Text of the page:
Pathological demand avoidance

Pathological demand avoidance (PDA) is a proposed sub-type of autism spectrum disorder.[1] Characteristics ascribed to the condition include greater refusal to do what is asked of the person, even to activities the person would normally like.[1] It is not recognized by either the DSM-5[2] or the ICD-10[3] and is unlikely to be separated out now that the umbrella diagnosis of 'ASD' has been adopted. In 2011 it was suggested that these symptoms could represent the condition oppositional defiant disorder (ODD).[4] It was proposed in 1980 by the UK child psychologist Elizabeth Newson.[5]


Pathological demand avoidance is not recognized by the DSM-5 or ICD-10, the two main classification systems for mental disorder.[4] To be recognized a sufficient amount of consensus and clinical history needs to be present, and as a newly proposed condition PDA had not met the standard of evidence required at the time of recent revisions. However, DSM-5 also moved from sub-type classification to the use of ‘Autistic Spectrum Disorder’ which allows for the behavioural traits of different profiles to be described.

In 2011 the National Institute for Health and Care Excellence commented on the fact that PDA has been proposed as part of the autism spectrum but did not include further discussion within the guideline.[1] NICE guidance also expects an ‘ASD’ diagnosis be accompanied by a diagnostic assessment providing a profile of key strengths and difficulties. Demand Avoidance is listed as a ‘sign or symptom of ASD’ (Appendix 3).[1]

In response to the recent research Christopher Gillberg wrote a commentary article which stated “Experienced clinicians throughout child psychiatry, child neurology and paediatrics testify to its existence and the very major problems encountered when it comes to intervention and treatment.[6]

Proposed diagnostic criteriaEdit

As of 2014 there are no recognized diagnostic criteria.[4] Proposed criteria by Newson include:

  1. Passive early history in the first year, avoiding ordinary demands and missing milestones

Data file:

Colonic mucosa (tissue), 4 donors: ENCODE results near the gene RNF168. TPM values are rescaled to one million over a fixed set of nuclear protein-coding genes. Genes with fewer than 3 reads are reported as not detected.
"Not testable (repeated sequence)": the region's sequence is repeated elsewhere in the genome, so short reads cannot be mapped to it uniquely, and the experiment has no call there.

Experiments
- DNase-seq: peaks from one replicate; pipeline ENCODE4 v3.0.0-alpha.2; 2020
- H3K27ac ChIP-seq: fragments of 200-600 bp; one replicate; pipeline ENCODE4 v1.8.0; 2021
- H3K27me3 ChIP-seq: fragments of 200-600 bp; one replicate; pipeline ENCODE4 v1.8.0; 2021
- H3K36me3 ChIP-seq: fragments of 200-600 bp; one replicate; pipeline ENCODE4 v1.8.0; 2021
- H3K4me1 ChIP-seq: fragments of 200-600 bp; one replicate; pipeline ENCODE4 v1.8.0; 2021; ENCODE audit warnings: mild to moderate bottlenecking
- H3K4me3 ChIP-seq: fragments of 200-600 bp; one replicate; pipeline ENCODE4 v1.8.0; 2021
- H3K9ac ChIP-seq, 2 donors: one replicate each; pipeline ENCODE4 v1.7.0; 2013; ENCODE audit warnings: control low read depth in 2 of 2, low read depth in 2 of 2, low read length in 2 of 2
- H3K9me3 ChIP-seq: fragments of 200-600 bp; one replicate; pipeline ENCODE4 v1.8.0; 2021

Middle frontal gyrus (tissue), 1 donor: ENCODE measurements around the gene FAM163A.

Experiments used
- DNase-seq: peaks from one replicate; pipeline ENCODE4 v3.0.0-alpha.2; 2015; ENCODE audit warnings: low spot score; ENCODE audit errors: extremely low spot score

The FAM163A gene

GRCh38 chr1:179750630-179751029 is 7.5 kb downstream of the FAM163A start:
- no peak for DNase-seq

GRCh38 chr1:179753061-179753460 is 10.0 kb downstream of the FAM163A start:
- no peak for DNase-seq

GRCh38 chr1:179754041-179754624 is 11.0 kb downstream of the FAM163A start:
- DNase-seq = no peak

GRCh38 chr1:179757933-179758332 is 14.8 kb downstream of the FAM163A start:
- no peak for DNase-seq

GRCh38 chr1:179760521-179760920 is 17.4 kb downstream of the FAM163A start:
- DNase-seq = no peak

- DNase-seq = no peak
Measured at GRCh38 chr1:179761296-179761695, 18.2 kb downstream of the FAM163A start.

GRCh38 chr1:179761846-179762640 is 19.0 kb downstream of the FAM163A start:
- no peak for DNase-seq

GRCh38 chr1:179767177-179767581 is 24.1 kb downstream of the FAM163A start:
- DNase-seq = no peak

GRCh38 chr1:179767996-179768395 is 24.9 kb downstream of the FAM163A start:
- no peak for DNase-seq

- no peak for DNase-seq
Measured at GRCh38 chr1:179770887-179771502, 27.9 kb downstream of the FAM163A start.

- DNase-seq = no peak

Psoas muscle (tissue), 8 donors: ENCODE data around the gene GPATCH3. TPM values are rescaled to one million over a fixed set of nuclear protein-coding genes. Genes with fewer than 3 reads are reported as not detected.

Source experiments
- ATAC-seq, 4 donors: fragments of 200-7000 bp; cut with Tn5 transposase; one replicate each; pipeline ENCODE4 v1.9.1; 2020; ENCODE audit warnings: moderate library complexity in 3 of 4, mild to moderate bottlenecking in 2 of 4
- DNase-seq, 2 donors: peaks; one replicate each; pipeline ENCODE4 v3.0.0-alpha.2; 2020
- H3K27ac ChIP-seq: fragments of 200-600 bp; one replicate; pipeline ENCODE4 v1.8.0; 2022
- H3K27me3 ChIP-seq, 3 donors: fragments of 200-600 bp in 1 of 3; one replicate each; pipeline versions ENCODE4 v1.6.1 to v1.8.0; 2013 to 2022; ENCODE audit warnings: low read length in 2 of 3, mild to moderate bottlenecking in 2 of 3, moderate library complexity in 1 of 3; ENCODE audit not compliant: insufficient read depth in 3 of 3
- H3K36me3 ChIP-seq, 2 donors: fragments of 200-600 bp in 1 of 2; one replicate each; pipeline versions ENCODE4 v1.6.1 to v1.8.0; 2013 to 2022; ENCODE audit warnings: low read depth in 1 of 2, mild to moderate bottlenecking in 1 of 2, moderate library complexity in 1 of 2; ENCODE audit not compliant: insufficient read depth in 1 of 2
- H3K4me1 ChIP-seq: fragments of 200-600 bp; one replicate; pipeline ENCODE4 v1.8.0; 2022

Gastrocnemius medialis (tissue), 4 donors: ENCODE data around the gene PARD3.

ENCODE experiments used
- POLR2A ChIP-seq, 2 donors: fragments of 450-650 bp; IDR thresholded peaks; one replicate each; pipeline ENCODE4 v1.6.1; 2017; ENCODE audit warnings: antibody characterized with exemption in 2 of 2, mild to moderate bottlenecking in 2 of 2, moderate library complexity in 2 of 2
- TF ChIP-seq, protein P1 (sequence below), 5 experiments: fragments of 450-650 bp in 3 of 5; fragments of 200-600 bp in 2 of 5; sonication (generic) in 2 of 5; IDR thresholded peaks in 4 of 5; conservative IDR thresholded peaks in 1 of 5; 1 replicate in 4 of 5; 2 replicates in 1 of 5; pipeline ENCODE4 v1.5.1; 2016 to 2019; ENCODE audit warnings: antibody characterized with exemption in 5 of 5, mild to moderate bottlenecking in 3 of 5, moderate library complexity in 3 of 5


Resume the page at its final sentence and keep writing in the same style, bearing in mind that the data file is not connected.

2. Continuing to avoid demands, panic attacks if demands are escalated
  3. Surface sociability, but apparent lack of sense of social identity
  4. Lability of mood and impulsive
  5. Comfortable in role play and pretending
  6. Language delay, seemingly the result of passivity, often caught up quickly
  7. Obsessive behavior
  8. Neurological signs (awkwardness, similar to autism spectrum disorders[7])


Newson first began to look at PDA as a specific syndrome in the 1980s when certain children referred to the Child Development Clinic at Nottingham University appeared to display and share many of the same characteristics. These children had often been referred because they seemed to show many autistic traits but were not typical in their presentation like those with classical autism or Asperger's syndrome. They had often been labelled as 'atypical autism' or Persistent Development Disorder- Not Otherwise Specified (PDD-NOS). Both of these terms were felt by parents to be unhelpful. In 2003 she published in Archives of Disease in Childhood for PDA to be recognized as a separate syndrome within the pervasive developmental disorders.[5]


  1. ^ a b c d National Collaborating Centre for Women’s and Children’s Health (September 2011). "Autism: recognition, referral and diagnosis of children and young people on the autism spectrum": 235, 286. PMID 22624178. Cite journal requires |journal= (help)
  2. ^ American Psychiatric Association (2013) Diagnostic and Statistical Manual of Mental Disorders, Fifth Edition (DSM-5)
  3. ^ "ICD-10 Version:2016". Retrieved 22 January 2018.
  4. ^ a b c Westminster, Department of the Official Report (Hansard), House of Commons. "House of Commons Hansard Written Answers for 28 Apr 2014 (pt 0002)".
  5. ^ a b Newson E, Le Maréchal K, David C (July 2003). "Pathological demand avoidance syndrome: a necessary distinction within the pervasive developmental disorders". Arch. Dis. Child. 88 (7): 595–600. doi:10.1136/adc.88.7.595. PMC 1763174. PMID 12818906.
  6. ^ Gillberg, Christopher (2014-07-01). "Commentary: PDA – public display of affection or pathological demand avoidance? – reflections on O'Nions et al. (2014)". Journal of Child Psychology and Psychiatry. 55 (7): 769–770. doi:10.1111/jcpp.12275. ISSN 1469-7610. PMID 24890260.
  7. ^ "PDA Society • Part of the Autism Spectrum".